|THE JOB INTERVIEW EXPOSED
Who really likes to be interviewed anyway? I have had very few good ones and have suffered too many bad ones. In a good interview, the interviewer will engage the interviewee, making him/her feel welcome, at ease. You are either the host/hostess or the welcomed guest, conversing with someone new and non-threatening whom you both would like to know better.
As host/hostess, you must be pleasant, kind and respectful even if tempted to make an abrupt decision --- be it positive or negative, fair or unfair, based upon physicality, style or lack thereof. After all, this person is your guest with a resume showing he/she is well-qualified for the position; otherwise, there would be no interview, no invitation extended.
A letter and appropriate resume opened a door, and you made the decision to walk through. As the guest, keep that in mind, standing tall and remembering this encounter is with someone who has also walked in your shoes. If the tone set becomes threatening at any time, discreetly excuse yourself and leave. No one is forcing, compelling or pressuring you to stay in an uncomfortable situation --- except maybe yourself.
Interviews have caused me to quake because of a creeping vulnerability, expected intimidation, accompanied by an unwavering sick feeling in the pit of my stomach..., though one of my most pleasant experiences was for my present position. As an interview became imminent, I whispered to the Lord that it would be really nice if my interview was over lunch. Without a word to anyone else, I was most graciously invited to lunch! I then asked if my co-worker could join us. She knew both of us well, which might ease any tension. With all requests granted, I felt a welcoming kindness from my "would-be" boss. During lunch, I spoke directly,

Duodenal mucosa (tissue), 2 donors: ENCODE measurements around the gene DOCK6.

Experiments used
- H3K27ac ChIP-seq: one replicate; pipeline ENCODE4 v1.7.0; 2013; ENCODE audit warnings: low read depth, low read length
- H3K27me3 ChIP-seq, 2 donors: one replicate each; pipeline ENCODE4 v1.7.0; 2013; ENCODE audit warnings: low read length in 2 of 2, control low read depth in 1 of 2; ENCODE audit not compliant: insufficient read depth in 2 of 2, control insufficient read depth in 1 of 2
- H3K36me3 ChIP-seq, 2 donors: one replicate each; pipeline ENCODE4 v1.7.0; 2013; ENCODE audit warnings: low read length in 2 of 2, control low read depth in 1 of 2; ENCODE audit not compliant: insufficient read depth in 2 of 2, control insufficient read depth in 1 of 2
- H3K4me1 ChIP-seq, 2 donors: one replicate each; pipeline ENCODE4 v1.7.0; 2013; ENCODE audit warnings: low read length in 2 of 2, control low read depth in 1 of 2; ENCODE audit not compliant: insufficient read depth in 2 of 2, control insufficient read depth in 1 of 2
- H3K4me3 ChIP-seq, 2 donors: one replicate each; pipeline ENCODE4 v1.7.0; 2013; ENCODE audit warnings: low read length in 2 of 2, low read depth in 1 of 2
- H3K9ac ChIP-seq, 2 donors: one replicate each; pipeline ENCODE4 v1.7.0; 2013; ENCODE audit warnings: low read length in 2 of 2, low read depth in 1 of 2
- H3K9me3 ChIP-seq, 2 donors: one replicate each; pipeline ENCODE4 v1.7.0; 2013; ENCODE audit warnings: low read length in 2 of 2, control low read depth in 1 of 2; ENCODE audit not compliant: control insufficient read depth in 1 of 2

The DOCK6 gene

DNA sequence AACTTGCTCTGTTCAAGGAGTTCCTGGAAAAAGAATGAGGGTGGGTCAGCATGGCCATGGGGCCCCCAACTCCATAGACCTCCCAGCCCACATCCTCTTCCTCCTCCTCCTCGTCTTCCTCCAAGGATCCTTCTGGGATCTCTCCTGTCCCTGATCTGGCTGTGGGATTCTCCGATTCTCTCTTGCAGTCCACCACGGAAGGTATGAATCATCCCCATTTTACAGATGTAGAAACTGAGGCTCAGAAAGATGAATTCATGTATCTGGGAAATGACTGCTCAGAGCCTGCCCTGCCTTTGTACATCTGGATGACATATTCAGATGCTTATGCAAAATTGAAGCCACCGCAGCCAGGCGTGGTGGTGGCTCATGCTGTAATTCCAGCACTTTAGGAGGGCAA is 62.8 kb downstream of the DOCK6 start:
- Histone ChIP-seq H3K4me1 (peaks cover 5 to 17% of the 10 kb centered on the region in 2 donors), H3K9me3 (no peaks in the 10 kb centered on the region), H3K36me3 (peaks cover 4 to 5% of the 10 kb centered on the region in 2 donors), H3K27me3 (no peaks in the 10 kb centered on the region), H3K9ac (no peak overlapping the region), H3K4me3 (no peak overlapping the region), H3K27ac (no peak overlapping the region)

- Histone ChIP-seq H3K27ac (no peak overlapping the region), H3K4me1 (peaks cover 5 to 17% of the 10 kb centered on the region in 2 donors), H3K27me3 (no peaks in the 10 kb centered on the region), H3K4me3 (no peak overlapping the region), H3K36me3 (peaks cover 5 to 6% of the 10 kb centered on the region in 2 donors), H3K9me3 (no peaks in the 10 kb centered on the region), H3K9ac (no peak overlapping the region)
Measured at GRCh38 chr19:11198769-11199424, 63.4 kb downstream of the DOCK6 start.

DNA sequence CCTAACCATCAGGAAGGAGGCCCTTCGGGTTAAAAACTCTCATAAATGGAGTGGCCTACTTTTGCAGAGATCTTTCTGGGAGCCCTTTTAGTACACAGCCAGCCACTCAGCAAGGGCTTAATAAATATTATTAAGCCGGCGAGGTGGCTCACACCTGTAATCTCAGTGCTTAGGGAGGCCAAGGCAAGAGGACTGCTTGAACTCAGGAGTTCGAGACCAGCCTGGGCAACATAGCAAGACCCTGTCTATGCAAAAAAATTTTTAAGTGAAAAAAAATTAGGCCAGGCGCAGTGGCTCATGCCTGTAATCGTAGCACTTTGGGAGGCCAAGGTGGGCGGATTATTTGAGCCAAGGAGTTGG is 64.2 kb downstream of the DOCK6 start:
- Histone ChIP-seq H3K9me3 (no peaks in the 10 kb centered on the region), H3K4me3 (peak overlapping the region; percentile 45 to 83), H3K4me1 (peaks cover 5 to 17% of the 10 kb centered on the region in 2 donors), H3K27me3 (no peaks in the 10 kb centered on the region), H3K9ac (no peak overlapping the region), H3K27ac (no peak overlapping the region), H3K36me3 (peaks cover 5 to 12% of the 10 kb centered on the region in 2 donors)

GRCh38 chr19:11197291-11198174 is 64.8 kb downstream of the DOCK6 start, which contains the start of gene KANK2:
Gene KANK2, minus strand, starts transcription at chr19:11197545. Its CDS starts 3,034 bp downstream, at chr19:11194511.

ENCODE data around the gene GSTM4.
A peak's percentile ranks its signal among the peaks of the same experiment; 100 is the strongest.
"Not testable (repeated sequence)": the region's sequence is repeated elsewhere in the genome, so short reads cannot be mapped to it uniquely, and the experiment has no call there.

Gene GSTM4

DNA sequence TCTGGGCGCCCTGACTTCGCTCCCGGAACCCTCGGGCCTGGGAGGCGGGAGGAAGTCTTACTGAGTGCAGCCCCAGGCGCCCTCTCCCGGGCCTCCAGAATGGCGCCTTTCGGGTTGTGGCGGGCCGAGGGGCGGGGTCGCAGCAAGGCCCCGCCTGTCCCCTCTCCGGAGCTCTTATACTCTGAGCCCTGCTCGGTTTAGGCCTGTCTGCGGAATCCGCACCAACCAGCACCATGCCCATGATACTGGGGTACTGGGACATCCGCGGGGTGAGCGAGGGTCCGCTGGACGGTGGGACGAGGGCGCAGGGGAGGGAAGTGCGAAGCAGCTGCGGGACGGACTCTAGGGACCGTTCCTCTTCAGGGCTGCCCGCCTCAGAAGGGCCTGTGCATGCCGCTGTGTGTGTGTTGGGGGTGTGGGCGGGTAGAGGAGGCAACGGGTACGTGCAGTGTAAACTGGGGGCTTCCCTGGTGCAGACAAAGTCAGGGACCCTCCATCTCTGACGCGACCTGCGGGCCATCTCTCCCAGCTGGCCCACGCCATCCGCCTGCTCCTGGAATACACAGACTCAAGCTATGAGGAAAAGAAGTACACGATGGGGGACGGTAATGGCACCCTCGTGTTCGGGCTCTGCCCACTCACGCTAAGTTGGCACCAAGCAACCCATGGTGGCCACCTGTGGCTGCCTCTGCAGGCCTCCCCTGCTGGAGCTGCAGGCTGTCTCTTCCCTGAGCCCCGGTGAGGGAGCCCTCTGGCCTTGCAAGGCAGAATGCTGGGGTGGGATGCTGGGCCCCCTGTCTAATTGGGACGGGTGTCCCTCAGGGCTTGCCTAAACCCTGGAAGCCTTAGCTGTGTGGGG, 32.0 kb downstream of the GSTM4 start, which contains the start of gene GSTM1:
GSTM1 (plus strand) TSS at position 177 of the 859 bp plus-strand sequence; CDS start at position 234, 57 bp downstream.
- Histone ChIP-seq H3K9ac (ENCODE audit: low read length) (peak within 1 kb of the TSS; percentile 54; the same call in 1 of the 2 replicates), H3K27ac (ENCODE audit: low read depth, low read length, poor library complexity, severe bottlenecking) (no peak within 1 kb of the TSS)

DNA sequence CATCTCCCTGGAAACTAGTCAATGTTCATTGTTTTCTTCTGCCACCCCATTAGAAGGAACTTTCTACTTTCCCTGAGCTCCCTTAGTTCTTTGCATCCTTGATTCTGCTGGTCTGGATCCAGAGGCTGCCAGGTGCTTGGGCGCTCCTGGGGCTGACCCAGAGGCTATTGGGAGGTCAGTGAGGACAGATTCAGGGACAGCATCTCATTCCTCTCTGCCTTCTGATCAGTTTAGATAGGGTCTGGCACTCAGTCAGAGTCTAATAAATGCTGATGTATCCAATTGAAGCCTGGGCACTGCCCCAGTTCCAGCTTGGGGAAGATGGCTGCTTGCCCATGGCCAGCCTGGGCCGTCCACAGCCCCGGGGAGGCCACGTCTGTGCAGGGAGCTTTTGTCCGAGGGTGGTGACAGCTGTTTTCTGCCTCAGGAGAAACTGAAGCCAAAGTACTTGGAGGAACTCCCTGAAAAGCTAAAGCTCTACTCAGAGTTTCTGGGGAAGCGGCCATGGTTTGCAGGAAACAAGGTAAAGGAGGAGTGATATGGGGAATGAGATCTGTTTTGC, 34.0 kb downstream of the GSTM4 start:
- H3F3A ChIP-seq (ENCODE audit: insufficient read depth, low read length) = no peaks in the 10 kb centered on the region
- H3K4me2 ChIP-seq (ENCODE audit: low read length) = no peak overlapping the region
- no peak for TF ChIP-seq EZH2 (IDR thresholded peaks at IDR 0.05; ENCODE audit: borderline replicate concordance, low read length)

“I’d love to work for you, but if not chosen, I’ll know this is not the job for me; and something else will open up.”
Both pleased and surprised, he offered me the job; I accepted and we have been working together for thirteen years. Though my responsibilities and challenges have increased over time, so have my paycheck, our relationship, and the level of trust between us. We are not only employer and employee, but friends. Though not always perfect, it's a good fit.
My most horrid interview was arranged by a friend and former co-worker. She told me about the position, its pay scale, and encouraged me to submit a resume, promising to put in a good word. The lady hiring, telephoned me. After speaking briefly, we agreed to meet at an appointed time and date. While walking through the parking lot, I felt a sense of foreboding evil, accompanied by uneasiness. Walking through the door of her office, I was met abruptly by a stranger who quickly ushered me into a messy conference room.
"Ms. So-and-So had to go out and asked me to interview you."
Our meeting was unpleasant from its inception. A seemingly jealous, confrontational enemy was interrogating me. My mistake was staying, enduring her condescending remarks and attitude. After our brief encounter and a few defensive responses, I knew I would not be hired. She was the ferocious guard dog at the gate, and my entry was barred. Besides having stringy bleach-blond hair with dark roots, she was sloppily dressed, and her clothes were much too tight, revealing every unseemly aspect of an overweight body --- not very professional for someone so impetuous.
After some thought, I convinced myself that I was in the wrong place at the wrong time and this was certainly not the job for me. If Ms. So-and-So didn’t have the guts to keep our appointment, she should have politely called and cancelled or rescheduled, never subjecting me to such an outrageous onslaught. By deciding to simply shun her responsibility, she demonstrated a marked lack of integrity. Regardless of whether or not the position had been offered, I would not have stayed long in an unwelcome environment lacking mutual respect and common courtesy.
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